Republicans in particular fare worse than Democrats. A Quinnipiac University poll of registered voters found last week that only 17 percent approved of how congressional Republicans were handling their jobs, while Democrats earned 32 percent approval.

___

Associated Press writers Scott Bauer in Wisconsin, David Eggert in Michigan and Charles Babington in Washington contributed to this report.
___

Copyright  © 2013 The Associated Press. All rights reserved.

Copyright  © 2013 Capitol Hill Blue

Enhanced by Zemanta

GOP government shutdown tactics split presidential contenders

Sen. Ted Cruz says he will fight “with every breath” to stop the health care overhaul, even if it means shutting down segments of the federal government. That approach, warns former Florida Gov. Jeb Bush, is “quite dicey” politically for Republicans.

A clear divide over President Barack Obama’s health care law separates the emerging field of potential 2016 GOP presidential candidates. And it offers a preview of the battle Republicans nationwide will fight in their effort to build the party and win back the White House.

On one side of the health care fight are Sen. Marco Rubio, R-Fla., Texas’ Cruz and others who say they are standing on principle and willing to oppose the law at all costs.

On the other side are those taking what they call a pragmatic approach by accepting the law, if grudgingly, and moving on. Holding that view are New Jersey Gov. Chris Christie, Louisiana Gov. Bobby Jindal and Wisconsin Gov. Scott Walker, who says that shutting down the government would violate the public trust.

The Republican-controlled House passed a short-term spending plan Friday that would continue funding government operations through mid-December while withholding money for Obama’s signature domestic accomplishment. Some GOP lawmakers also advocate holding back on increasing the nation’s borrowing limit, which could result in a first-ever default, unless what they call “Obamacare” is brought down.

Obama, who has warned of “economic chaos” should Congress pursue such a strategy, said Friday in Missouri: “We’re the world’s bedrock investment. The entire world looks to us to make sure the world economy is stable.”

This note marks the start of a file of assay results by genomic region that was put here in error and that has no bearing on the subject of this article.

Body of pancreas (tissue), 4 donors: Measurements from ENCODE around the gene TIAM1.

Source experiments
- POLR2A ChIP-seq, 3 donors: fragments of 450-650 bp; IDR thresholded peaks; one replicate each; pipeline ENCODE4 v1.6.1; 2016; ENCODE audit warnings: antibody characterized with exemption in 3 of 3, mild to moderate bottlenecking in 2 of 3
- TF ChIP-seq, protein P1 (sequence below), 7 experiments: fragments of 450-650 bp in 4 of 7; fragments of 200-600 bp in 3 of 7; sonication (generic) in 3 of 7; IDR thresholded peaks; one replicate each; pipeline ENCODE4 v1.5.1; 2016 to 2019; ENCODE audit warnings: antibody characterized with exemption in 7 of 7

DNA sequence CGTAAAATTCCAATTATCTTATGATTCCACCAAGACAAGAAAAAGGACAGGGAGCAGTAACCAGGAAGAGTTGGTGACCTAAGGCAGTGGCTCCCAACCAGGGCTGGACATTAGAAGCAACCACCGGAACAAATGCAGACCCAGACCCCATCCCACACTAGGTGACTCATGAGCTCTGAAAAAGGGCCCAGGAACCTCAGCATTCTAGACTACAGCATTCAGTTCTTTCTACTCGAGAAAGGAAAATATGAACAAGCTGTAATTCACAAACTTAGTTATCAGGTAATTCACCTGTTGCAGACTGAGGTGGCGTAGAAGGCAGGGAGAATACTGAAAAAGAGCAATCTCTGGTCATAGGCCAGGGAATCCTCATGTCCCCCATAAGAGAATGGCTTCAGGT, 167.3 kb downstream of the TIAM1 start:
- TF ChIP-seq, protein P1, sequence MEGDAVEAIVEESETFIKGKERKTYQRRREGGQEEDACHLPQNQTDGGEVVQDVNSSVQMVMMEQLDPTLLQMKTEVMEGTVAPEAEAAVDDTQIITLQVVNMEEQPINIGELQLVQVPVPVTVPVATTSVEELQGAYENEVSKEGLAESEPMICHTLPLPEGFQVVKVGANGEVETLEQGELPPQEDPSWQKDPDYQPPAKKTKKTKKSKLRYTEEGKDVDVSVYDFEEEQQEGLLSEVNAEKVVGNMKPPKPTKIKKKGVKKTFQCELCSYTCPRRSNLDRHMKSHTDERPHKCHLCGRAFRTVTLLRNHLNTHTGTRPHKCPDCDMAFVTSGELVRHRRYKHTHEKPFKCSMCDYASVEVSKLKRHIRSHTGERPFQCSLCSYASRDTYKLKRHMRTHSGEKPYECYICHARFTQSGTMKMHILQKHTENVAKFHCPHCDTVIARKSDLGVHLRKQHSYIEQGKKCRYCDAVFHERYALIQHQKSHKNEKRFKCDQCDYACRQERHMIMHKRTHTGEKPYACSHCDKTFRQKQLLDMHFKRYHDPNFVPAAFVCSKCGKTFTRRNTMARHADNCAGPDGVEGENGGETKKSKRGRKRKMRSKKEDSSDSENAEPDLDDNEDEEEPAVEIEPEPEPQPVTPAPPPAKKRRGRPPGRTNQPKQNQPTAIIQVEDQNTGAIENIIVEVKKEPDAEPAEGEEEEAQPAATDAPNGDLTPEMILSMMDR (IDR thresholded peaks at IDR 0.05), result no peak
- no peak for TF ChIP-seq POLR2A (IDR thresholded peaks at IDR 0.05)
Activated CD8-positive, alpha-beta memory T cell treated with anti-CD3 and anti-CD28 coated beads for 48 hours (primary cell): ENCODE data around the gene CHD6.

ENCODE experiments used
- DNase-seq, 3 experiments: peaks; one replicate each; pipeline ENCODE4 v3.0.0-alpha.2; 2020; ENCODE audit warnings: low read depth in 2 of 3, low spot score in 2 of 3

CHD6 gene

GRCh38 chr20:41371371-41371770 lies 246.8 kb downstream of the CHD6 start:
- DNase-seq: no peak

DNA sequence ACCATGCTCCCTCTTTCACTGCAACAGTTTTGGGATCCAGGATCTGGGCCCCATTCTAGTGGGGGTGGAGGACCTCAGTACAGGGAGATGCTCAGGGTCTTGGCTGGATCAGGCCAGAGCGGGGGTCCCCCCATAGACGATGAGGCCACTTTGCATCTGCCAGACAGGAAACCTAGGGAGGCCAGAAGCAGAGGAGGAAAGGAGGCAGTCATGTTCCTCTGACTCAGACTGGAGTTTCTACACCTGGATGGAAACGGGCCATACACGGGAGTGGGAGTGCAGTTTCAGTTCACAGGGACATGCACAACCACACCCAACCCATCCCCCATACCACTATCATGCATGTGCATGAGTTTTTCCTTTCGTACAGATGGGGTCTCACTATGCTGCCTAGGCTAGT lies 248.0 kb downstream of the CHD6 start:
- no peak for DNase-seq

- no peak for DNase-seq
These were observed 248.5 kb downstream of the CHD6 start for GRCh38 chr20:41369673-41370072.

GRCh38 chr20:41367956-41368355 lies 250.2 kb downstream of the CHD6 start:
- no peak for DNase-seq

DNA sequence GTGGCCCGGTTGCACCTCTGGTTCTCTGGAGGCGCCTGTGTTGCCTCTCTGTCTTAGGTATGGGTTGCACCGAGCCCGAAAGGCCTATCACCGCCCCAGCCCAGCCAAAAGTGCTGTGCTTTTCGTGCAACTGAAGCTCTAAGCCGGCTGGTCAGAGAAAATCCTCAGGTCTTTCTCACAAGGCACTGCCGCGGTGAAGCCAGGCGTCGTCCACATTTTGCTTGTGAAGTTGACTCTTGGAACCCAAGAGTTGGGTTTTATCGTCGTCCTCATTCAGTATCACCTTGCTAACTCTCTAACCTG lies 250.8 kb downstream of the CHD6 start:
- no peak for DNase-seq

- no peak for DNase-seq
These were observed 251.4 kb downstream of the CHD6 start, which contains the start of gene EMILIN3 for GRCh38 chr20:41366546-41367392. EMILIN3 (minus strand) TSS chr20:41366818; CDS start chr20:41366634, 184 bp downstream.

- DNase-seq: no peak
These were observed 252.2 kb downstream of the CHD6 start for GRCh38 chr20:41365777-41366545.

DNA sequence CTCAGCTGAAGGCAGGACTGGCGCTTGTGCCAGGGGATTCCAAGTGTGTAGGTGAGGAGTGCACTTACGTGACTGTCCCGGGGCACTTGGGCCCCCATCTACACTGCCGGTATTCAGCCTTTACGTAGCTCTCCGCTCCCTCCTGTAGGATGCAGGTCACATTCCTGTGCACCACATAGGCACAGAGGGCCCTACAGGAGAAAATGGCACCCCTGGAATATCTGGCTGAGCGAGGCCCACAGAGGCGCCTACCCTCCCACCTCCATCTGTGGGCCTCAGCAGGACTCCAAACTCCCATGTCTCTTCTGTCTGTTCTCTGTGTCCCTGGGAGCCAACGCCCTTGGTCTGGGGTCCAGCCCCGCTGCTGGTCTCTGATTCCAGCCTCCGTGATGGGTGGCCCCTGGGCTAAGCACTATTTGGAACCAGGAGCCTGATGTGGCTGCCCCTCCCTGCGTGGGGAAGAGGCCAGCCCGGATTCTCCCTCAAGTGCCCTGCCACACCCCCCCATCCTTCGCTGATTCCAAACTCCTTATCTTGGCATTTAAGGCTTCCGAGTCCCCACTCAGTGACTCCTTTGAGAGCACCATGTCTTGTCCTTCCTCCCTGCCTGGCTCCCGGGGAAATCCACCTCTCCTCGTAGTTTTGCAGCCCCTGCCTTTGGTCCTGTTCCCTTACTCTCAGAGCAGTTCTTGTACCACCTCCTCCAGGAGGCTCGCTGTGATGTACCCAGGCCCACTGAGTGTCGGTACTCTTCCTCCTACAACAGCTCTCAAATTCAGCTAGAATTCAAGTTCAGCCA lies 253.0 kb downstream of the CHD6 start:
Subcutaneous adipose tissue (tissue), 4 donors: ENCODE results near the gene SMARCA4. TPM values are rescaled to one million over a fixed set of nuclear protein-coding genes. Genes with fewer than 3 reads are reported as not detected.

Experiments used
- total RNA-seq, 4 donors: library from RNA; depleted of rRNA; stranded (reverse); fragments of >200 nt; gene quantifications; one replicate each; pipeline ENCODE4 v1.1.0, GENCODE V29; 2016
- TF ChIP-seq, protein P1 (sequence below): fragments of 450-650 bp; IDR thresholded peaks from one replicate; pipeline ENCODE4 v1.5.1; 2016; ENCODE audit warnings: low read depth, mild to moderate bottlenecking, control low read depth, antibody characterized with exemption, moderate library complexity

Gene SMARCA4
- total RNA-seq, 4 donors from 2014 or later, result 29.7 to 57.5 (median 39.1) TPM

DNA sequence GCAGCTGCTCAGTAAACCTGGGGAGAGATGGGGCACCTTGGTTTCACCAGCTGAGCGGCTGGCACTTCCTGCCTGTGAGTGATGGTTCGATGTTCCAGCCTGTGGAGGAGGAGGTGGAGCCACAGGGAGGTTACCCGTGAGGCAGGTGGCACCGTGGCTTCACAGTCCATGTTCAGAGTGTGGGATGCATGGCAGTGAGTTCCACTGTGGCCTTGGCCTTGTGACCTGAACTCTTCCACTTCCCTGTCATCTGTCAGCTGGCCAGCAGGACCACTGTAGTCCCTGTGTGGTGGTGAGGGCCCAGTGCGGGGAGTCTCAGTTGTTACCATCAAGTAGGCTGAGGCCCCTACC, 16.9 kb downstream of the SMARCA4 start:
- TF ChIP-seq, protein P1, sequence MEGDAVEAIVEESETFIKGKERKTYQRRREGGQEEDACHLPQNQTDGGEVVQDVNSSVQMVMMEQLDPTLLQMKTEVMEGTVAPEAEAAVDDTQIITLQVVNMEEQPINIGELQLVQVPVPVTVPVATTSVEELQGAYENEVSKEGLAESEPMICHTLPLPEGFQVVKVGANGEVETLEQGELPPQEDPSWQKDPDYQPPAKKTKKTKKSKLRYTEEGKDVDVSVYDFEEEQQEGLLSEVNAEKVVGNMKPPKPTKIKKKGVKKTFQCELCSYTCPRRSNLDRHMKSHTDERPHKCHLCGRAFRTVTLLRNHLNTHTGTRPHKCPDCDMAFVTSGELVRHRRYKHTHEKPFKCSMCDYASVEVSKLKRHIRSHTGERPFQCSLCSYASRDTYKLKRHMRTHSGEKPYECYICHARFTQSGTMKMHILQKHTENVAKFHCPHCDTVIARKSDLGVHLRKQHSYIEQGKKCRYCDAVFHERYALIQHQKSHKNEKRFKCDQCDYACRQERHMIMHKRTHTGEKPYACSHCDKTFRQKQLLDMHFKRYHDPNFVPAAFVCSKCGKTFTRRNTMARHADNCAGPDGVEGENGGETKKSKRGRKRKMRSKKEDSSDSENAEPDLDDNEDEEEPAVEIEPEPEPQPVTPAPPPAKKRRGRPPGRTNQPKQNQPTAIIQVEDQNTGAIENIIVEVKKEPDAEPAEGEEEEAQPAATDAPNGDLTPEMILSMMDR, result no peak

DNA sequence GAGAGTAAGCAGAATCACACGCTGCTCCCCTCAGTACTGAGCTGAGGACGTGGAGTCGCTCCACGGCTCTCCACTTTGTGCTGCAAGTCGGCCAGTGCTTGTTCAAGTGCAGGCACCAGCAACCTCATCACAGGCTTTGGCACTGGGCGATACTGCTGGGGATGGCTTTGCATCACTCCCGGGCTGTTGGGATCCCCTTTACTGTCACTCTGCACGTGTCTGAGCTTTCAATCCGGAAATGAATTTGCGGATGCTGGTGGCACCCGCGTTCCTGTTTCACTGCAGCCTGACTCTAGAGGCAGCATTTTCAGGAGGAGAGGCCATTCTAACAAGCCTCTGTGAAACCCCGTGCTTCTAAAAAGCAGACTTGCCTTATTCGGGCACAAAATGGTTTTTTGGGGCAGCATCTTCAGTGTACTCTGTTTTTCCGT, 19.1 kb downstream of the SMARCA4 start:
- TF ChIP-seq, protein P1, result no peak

Less than a quarter of Americans approve of the job Congress is doing, about the same as approve of Republicans in Congress, according to recent national polls. Democrats poll slightly higher, and large majorities disapprove of the work of both.

Walker said shutting down the government violates government’s chief responsibility to run, and run efficiently. He views the next round of congressional campaigns as a referendum on the law passed three years and two elections ago.

“The best way to fight it is in the 2014 elections,” Walker said Friday in an Associated Press interview.

Michigan Gov. Rick Snyder, hosting a state Republican conference on Mackinac Island where Walker, Jindal and Sen. Rand Paul of Kentucky are set to appear, said a shutdown “reflects poorly on the national political culture.”

Jindal said earlier this week, “I do think the party needs to be more than the party of ‘no.'”

Bush was more pointed, saying Republicans would be guilty of overplaying their hand if they passed a spending measure that did not include money for the health care law.

“You control one-half of one-third of the leverage in Washington, D.C.,” Bush said, referring to House Republicans. “As we get closer to these deadlines, there needs to be an understanding of that, or, politically, it gets quite dicey for the Republican Party.”

Cruz said worries that voters would blame Republicans for a shutdown are unfounded.

“If history is a guide, the fear of deep political repercussions — I don’t think the data bear that out,” he said.

Republican lawmakers and Democratic President Bill Clinton failed to agree on spending in 1995, which resulted in two partial government shutdowns. Clinton was re-elected the following year, but Cruz noted that Republicans held the majorities in both House of Congress in 1996 and 1998, and collaborated with Clinton on spending cuts and other changes that preceded economic expansion.

Creating some daylight between himself and his Senate colleagues, Paul — also a potential candidate for president — called a shutdown “a dumb idea” but said the fight about it was worth having.

“I am for the debate, I am for fighting,” Paul said. “I don’t want to shut the government down, though. I think that’s a bad solution.”

___

Thomas reported from Washington. Associated Press writer Philip Elliott in Washington contributed to this report.

___

Copyright  © 2013 The Associated Press. All rights reserved.

Copyright  © 2013 Capitol Hill Blue

Enhanced by Zemanta

Obama to Republicans: Shutdown could bring ‘economic chaos’

President Barack Obama (AP Photo/Pablo Martinez Monsivais)
President Barack Obama (AP Photo/Pablo Martinez Monsivais)

A potential federal shutdown looming, President Barack Obama on Monday warned congressional Republicans they could trigger national “economic chaos” if they demand a delay of his health care law as the price for supporting continued spending for federal operations.

House Republican leaders were to meet Tuesday in hopes of finding a formula that would avoid a shutdown on Oct. 1 without alienating party conservatives who insist on votes to undercut the Affordable Care Act. Even more daunting is a mid- to late-October deadline for raising the nation’s borrowing limit, which some Republicans also want to use as leverage against the Obama administration.